Voice acting might be initially overlooked when it comes to entertainment, but the character of a production can be completely changed by the voices attached to it.

(For an insightful, wry, comic look at the industry, put the movie “In a World” on your to-rent list.)

Tim Friedlander, a Skagit County native and graduate of Western Washington University, is one of those voices you may have heard — a lot.

The 46-year-old Friedlander founded and runs five voice studios in the Los Angeles area and one in Colorado. He’s a 1992 graduate of Mount Vernon High School and has been in Los Angeles since 2002.

His busy schedule is divided these days, Friedlander said, between his in-demand voice work and running his studios.

Even on a phone call, Friedlander has one of those voices that seems to test the limits of cellphone technology — projecting enthusiasm and verve without relying only on raw volume.

Those attributes have served Friedlander well in his profession. He’s appeared in hundreds of recordings from video games to political ads to all kinds of promotions.

As if that weren’t enough, Friedlander has a masters in music education, has taught music for many years and plays guitar in The Urban Renewal Project, a 12- to 16-musician collective described on its website as “Brass. Bars. Beats. Original soul and hip-hop big band from L.A.”

The roots of Friedlander’s work go back decades.

“I actually started training up at Western in 1996,” he said. “I took my first voice-over lessons with some instructors in Seattle, and kind of — off and on — explored voice-overs over the years.

“I taught music in the private schools in L.A. for 10 years, and during all that time I was kind of pursuing voice-over a little bit. I went back to grad school in 2014, and at the same time I was exploring voice-over more professionally. Then in 2016 I went full time into voice-over.”

Much of what turned into his profession stems from his family, Friedlander said.

His father Andy taught drama at Skagit Valley College for 26 years before retiring in 2010, and plays guitar in Prozac Mtn Boys, a longtime local bluegrass band. His mother plays piano, and his grandfather and uncles are musicians or “artists of some kind. It definitely runs in the family, on that side,” Friedlander said.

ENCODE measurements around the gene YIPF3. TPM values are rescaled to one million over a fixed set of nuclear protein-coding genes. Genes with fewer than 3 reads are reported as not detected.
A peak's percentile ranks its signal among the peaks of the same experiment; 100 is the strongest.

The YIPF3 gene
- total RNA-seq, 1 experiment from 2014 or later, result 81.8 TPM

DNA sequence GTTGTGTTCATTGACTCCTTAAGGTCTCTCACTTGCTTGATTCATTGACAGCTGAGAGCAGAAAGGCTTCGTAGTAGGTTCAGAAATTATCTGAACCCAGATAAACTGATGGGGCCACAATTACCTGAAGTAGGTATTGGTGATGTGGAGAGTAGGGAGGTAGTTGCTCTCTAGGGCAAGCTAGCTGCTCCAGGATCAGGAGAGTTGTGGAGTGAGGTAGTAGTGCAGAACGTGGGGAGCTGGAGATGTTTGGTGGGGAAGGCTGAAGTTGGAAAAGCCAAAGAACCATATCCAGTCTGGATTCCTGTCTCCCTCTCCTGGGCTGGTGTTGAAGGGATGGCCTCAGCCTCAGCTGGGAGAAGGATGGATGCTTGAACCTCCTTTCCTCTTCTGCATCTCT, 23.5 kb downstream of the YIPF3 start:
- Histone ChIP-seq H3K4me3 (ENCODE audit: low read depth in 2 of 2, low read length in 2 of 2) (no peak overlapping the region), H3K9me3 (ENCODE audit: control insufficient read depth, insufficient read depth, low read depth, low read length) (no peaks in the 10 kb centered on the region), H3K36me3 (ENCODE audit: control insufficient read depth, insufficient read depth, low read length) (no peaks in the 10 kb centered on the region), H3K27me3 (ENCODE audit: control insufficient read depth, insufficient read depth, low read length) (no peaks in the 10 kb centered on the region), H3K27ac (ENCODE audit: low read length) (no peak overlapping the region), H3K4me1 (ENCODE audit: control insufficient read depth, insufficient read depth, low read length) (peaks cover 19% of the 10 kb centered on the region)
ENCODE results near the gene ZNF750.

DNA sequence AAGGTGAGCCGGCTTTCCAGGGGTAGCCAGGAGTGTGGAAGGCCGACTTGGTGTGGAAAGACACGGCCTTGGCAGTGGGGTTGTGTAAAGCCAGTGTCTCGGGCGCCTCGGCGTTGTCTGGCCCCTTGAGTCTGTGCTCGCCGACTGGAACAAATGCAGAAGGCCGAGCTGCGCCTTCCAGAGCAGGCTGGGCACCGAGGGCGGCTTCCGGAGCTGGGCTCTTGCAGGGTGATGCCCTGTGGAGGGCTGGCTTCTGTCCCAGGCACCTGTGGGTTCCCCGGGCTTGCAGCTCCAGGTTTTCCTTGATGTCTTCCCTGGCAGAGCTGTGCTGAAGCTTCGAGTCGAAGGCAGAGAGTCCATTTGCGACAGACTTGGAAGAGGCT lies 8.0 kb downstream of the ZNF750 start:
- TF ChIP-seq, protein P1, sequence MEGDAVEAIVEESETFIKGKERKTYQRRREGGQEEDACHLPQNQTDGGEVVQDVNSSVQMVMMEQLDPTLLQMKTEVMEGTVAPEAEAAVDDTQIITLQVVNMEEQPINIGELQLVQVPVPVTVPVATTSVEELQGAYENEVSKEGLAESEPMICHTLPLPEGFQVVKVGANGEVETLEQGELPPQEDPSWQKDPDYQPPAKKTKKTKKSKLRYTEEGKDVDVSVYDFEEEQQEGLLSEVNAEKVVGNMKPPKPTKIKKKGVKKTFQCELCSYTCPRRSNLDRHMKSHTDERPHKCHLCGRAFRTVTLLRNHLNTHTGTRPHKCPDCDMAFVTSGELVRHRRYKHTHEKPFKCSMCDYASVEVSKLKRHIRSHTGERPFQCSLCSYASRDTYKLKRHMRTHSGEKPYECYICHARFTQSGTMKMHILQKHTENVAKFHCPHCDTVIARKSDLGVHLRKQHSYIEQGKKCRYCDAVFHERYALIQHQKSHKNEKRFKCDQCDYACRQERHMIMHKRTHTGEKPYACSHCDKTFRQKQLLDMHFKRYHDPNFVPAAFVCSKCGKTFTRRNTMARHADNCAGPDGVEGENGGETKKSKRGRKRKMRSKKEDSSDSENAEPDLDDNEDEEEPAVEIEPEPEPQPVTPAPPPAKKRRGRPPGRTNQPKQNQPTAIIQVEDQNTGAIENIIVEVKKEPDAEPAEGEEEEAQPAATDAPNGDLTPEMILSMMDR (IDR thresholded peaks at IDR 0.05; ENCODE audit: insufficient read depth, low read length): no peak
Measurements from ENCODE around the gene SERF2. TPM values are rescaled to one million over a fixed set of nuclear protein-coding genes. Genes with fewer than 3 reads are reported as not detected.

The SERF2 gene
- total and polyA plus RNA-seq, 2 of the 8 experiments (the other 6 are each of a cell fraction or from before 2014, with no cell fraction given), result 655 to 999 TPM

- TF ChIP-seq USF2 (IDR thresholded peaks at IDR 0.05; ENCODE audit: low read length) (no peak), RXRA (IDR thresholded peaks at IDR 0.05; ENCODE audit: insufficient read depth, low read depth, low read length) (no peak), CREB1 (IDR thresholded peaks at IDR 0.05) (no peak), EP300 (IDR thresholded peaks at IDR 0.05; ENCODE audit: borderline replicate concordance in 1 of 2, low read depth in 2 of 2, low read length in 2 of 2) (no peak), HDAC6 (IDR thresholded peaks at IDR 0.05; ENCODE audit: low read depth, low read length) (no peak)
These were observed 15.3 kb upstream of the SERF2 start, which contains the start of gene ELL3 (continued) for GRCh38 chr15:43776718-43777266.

The recognition Friedlander has earned for his work is impressive. Among the most recent accolades were two nominations for the SOVAS (Society of Voice Arts and Sciences) Voice Arts Awards, which were held Dec. 20.

Friedlander didn’t collect a win this time around, but he did add to his cache of eight nominations at SOVAS since 2016, including in the Best Political Voice Over, Best Promo, Best Narration, and Demo Production categories.

The organization — “the SOVAS are the Oscars of voice acting,” Friedlander said — celebrates industry heavyweights. Mark Hamill received the Voice Arts Icon Award during the ceremony, and past honorees include Sigourney Weaver, James Earl Jones, Van Jones, Rosario Dawson, Ken Burns and Lily Tomlin.

Friedlander currently voices “Toymakerz” on the History Channel — its fourth season began in the fall — and has provided voices for “Hunter X Hunter” and “One Punch Man,” among others.

In 2016, he voiced the new History Channel series “Evil Genius,” an eight-episode series about the most ingenious crimes of the past 100 years, according to his website.

“I basically worked more in voice-over that year than in music or teaching,” Friedlander said. “So by the end of that year, I was working enough in voice-over that I was able to quit teaching.”

According to his website, Friedlander specializes “in Promo, Political, Commercial, Narration, and Animation.”

In 2015 he was the winner of the That’s VoiceOver/CBS2 Audition Spotlight.

“My personal voice-over work has been a lot of political narration, the History Channel, some promos. But as far as the studio itself goes, we’re open to the public, we have some high-profile clients — we’ve had a massive amount of fairly high-profile clients over the past couple of years. So it varies. We’ve done a lot of video-game work, a lot of podcasts.”

Regarding business, Friedlander said the COVID-19 pandemic has forced some adjustments in the interest of safety. Among those are that only one of his L.A.-area studios is open.

In addition, the technical process of recording has become streamlined.

As many musicians and artists have been forced to become engineers, it is helpful that technology has advanced so much in recent years. With a fairly rudimentary amount of software savvy, audio files can easily be transferred with minimal travel and contact.

All those factors keep Friedlander’s calendar full.

“I’ve kind of got two simultaneous careers — one as a voice actor, and one is on the studio side of things,” he said.

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